Can digital games end childhood poverty?
This week Lazarus wrote an editorial piece for the Huffington Post, explaining how the $24.7 billion digital game industry can benefit child health and education.
She may be on to something. Even with other parts of the economy faltering, the gaming industry is still strong. Consumer spending at retailers on video games dropped 8 percent in 2011 but digital game sales rose by 7 percent.
And it's who these consumers are that Lazarus thinks is important. They're women, who are more likely than men to give to charitable causes.
The increase in digital game sales is largely due to women gamers. Almost 55 percent of mobile and social gamers are women. In city community-building and “nurturing’ games, the percentage of women players can tick up to 75 percent.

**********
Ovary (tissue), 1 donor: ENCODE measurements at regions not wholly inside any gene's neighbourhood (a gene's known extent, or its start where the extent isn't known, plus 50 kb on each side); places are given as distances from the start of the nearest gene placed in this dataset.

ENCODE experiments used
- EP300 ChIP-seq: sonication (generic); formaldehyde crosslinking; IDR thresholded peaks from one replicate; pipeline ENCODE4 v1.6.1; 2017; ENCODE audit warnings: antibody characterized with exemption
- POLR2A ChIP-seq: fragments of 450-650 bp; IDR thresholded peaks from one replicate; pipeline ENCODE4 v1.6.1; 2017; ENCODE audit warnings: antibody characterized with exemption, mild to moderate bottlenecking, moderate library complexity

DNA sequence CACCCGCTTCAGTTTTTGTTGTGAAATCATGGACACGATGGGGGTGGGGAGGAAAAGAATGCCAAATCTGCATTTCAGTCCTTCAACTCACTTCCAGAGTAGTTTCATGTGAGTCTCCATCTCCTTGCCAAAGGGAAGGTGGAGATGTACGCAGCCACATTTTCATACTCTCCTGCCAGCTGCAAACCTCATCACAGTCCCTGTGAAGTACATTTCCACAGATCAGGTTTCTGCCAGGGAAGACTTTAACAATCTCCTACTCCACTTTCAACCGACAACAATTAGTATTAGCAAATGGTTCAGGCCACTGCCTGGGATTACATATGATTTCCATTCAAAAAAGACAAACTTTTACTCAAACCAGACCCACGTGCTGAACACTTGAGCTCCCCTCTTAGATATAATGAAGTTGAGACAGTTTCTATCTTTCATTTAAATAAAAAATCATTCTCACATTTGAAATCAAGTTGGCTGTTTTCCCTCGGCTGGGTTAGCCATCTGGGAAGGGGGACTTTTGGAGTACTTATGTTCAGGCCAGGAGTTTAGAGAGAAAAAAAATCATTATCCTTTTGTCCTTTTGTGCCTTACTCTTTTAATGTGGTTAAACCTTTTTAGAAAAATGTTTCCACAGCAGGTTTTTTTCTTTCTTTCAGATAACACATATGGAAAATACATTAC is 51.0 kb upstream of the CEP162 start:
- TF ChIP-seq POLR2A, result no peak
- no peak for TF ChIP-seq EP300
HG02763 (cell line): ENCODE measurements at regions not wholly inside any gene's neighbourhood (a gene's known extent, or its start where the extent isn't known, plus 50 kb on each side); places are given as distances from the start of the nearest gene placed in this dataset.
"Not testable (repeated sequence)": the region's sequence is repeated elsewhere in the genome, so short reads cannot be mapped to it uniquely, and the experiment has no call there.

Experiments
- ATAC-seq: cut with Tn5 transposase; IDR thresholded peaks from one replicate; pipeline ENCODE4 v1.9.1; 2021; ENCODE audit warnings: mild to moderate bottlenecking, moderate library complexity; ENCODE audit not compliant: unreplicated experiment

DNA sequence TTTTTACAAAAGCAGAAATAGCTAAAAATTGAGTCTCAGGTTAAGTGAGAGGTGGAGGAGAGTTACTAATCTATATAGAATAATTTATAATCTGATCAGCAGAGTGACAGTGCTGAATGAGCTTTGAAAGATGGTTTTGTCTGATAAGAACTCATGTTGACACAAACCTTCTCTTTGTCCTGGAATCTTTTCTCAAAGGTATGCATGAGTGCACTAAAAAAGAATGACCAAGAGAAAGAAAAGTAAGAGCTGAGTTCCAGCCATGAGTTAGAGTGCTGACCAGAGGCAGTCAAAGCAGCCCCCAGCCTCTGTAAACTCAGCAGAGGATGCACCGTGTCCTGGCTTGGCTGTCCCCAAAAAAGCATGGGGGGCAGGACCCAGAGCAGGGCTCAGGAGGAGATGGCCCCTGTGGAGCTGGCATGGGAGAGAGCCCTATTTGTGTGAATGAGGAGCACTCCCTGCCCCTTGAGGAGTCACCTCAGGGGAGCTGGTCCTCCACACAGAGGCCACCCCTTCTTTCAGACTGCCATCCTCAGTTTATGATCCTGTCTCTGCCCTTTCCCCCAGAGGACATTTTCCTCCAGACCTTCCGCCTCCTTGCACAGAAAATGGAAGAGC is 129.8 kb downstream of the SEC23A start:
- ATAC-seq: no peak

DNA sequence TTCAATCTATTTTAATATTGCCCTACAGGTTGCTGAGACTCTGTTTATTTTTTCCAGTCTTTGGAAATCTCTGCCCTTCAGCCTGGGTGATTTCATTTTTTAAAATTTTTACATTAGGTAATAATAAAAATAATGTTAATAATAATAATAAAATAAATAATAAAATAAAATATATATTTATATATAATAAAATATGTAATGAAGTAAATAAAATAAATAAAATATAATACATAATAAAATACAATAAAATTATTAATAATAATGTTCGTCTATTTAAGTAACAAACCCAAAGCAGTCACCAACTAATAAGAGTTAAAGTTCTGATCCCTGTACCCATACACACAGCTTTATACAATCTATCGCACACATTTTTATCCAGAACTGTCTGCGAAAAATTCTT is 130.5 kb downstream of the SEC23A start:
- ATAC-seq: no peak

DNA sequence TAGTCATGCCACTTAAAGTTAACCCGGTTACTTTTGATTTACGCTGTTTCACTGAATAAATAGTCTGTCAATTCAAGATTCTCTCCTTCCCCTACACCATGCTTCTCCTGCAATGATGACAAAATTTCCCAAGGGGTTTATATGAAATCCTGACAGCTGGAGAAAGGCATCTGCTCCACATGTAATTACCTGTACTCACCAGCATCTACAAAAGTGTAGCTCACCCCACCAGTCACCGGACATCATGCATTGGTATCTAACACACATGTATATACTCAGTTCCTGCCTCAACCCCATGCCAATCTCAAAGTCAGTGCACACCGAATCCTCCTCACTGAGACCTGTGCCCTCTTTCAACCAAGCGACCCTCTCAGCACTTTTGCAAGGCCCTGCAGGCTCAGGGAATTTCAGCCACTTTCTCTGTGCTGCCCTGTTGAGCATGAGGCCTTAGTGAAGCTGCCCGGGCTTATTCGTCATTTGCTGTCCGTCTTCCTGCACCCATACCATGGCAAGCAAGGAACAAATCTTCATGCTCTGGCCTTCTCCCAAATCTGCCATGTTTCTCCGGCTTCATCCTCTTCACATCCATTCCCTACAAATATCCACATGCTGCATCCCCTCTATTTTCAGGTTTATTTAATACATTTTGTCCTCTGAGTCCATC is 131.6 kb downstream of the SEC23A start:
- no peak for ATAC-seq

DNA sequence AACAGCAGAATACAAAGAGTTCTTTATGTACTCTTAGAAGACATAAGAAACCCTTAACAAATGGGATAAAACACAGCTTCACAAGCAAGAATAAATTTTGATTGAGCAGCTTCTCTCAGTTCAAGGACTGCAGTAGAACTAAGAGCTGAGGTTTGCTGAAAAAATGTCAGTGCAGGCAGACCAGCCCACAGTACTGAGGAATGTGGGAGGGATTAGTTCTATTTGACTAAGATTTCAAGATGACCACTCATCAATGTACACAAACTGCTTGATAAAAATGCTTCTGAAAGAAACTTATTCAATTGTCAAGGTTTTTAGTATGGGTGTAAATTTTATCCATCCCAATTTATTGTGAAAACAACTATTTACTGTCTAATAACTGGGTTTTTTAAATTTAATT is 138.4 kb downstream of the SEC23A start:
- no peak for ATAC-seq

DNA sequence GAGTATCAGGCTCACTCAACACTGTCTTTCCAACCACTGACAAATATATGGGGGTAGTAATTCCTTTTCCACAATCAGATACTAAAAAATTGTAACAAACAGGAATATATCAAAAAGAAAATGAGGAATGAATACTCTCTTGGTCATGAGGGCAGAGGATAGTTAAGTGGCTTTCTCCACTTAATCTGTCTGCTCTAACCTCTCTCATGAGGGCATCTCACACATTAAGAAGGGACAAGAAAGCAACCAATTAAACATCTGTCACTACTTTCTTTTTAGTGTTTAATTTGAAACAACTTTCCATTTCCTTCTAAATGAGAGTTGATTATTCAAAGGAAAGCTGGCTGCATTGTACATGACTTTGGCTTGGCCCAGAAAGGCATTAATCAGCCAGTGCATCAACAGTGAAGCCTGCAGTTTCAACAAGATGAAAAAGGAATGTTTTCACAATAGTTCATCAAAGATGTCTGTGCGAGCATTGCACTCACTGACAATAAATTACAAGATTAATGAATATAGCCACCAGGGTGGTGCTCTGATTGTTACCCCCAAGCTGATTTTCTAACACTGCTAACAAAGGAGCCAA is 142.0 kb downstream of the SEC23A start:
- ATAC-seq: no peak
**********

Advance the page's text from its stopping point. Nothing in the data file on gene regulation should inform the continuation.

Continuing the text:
Lazarus created VirtuallyGood4Kids, which seeks to connect women gamers with charitable initiatives across the nation.
For example, by purchasing a glass refrigerator in The Sims Social, a gamer would also be supporting local food pantries or healthy snacks in after-programs in the real world. In turn, the gamer would be rewarded with increased social points and move up levels in the game.
The Children’s Partnership’s plan is definitely ambitious. But, with nearly a quarter of Michigan’s children living in poverty, it’s hard to gauge whether VirtuallyGood4Kids will have a large impact on childhood poverty.
VirtuallyGood4Kids was presented to the public earlier this month. There is currently no information regarding the official launch of the VirtuallyGood4Kids initiative.